Home | About | Sematext search-lucene.com search-hadoop.com
 Search Hadoop and all its subprojects:

Switch to Plain View
Hadoop, mail # general - Dedicated disk for operating system


+
Oded Rosen 2011-08-10, 09:22
+
Allen Wittenauer 2011-08-10, 13:50
+
Oded Rosen 2011-08-10, 14:25
+
Evert Lammerts 2011-08-10, 14:56
+
Scott Carey 2011-08-10, 17:24
+
Ted Dunning 2011-08-10, 17:40
+
Luke Lu 2011-08-10, 19:19
+
Brian Bockelman 2011-08-10, 19:31
+
Ted Dunning 2011-08-10, 19:44
+
Steve Loughran 2011-08-13, 19:23
+
Ted Dunning 2011-08-10, 19:49
+
Rajiv Chittajallu 2011-08-11, 00:15
+
Ted Dunning 2011-08-11, 06:13
+
Steve Loughran 2011-08-13, 19:30
Copy link to this message
-
Re: Dedicated disk for operating system
Allen Wittenauer 2011-08-10, 19:04

On Aug 10, 2011, at 7:56 AM, Evert Lammerts wrote:

> A short, slightly off-topic question:
>
>>      Also note that in this configuration that one cannot take
>> advantage of the "keep the machine up at all costs" features in newer
>> Hadoop's, which require that root, swap, and the log area be mirrored
>> to be truly effective.  I'm not quite convinced that those features are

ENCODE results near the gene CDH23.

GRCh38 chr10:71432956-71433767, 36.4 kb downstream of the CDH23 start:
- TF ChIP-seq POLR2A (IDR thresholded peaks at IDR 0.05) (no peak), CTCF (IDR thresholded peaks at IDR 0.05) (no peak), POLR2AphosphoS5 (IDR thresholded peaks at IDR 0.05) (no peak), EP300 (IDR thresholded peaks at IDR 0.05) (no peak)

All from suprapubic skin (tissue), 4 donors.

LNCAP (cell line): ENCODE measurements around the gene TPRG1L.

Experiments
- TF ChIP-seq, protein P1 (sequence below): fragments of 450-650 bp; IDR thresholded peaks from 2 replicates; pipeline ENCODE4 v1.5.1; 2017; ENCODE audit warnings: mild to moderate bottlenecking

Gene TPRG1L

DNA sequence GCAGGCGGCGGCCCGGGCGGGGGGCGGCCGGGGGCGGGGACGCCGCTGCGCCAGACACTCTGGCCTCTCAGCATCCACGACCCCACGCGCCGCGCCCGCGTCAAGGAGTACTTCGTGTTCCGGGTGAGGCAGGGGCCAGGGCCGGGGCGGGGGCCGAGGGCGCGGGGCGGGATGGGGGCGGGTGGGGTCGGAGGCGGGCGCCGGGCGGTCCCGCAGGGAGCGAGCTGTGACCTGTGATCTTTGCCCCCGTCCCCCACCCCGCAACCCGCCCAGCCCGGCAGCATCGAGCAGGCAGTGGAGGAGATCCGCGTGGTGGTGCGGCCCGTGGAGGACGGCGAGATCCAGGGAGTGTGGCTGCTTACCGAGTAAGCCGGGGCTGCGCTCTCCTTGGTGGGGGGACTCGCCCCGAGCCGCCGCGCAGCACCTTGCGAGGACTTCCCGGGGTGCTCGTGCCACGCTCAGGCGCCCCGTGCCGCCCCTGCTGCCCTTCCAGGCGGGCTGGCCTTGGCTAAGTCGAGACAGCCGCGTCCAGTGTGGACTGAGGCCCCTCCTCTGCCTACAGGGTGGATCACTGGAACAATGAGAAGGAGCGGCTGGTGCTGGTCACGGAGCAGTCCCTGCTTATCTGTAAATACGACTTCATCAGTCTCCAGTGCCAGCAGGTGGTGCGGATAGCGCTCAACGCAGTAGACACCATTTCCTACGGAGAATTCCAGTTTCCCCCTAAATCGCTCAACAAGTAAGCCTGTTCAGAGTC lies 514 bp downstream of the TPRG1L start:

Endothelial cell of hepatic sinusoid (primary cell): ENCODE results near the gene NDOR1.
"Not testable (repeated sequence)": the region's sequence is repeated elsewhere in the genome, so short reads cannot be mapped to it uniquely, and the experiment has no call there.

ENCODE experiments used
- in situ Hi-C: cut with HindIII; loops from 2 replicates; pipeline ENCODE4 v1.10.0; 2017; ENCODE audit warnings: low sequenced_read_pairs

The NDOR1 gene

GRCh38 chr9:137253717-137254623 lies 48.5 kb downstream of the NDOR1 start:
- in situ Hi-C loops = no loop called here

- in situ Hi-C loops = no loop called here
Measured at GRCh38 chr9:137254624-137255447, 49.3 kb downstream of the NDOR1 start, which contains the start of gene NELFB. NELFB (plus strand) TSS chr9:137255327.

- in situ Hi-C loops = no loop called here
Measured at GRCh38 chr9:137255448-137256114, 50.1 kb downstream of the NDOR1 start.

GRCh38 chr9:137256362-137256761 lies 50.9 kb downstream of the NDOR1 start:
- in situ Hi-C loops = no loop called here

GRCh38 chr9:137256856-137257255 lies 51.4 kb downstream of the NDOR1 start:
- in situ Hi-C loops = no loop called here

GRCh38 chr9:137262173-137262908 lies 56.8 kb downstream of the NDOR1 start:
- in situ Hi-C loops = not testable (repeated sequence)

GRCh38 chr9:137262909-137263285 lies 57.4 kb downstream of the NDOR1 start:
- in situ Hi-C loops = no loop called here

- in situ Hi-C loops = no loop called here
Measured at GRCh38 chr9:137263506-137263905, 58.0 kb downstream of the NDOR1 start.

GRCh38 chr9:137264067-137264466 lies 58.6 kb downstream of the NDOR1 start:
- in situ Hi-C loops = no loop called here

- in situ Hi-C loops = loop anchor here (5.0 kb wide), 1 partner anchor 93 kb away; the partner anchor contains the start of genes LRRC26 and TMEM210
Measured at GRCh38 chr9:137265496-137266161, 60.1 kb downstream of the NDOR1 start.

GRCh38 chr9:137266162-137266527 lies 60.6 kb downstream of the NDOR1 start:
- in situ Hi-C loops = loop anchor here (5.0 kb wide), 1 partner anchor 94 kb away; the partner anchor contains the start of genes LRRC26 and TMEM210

>> worth it yet for anything smaller than maybe a 12 disk config.
>
> Dell and Cloudera promote the C2100. I'd like to see the calculations behind that config.

If Dell is shipping the same box they shipped us to test a few months ago, the performance was pretty horrid vs. almost all their competitors.  The main problem was the controller--it was built for RAID, not for JBOD.  (... and then there is the OOB support...)
> Am I wrong thinking that keeping your cluster up with such dense nodes will only work if you have many (order of magnitude 100+) of them, and interconnected with 10Gb Ethernet? If you don't then recovery times from failing disks / rack switches are going to get crazy, right?

If one assumes that a bunch of nodes are failing at once, yes.  The irony is that ops teams tend to group repairs, so keeping them up might actually be the wrong thing in relation to actual practice.

> If you want to get bang for buck, don't the proportions "disk IO / processing power", "node storage capacity / ethernet speed" and "total amount of nodes / ethernet speed", indicate many small nodes with not too many disks and 1Gb Ethernet?

The biggest constraint is almost always RAM, as you can use it to help with the rest.
+
Scott Carey 2011-08-10, 17:40